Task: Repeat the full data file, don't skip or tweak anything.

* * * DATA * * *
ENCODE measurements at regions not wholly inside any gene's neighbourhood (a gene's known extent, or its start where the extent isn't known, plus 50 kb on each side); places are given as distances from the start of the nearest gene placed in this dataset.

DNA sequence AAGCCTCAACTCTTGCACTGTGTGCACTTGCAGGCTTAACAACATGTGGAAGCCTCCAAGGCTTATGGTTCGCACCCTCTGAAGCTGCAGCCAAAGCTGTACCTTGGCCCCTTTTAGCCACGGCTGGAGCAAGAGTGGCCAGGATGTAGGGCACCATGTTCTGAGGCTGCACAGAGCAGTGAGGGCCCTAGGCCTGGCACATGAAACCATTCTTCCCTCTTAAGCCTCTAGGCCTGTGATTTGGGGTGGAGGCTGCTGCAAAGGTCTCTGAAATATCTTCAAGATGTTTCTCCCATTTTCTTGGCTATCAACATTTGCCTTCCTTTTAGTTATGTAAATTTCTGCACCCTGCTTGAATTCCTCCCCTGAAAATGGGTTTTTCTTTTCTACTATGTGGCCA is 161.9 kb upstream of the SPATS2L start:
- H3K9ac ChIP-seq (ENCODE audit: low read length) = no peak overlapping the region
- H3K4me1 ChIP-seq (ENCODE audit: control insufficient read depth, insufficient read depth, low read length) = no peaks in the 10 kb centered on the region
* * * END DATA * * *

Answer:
ENCODE measurements at regions not wholly inside any gene's neighbourhood (a gene's known extent, or its start where the extent isn't known, plus 50 kb on each side); places are given as distances from the start of the nearest gene placed in this dataset.

DNA sequence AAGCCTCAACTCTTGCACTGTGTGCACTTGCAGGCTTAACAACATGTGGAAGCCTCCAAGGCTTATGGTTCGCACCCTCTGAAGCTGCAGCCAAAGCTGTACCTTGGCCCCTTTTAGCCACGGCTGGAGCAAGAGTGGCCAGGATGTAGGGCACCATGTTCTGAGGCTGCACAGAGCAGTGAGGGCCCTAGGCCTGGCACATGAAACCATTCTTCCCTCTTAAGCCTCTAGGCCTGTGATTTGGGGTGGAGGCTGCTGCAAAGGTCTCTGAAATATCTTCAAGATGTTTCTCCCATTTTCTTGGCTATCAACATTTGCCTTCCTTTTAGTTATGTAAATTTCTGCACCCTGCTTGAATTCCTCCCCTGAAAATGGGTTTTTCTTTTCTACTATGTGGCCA is 161.9 kb upstream of the SPATS2L start:
- H3K9ac ChIP-seq (ENCODE audit: low read length) = no peak overlapping the region
- H3K4me1 ChIP-seq (ENCODE audit: control insufficient read depth, insufficient read depth, low read length) = no peaks in the 10 kb centered on the region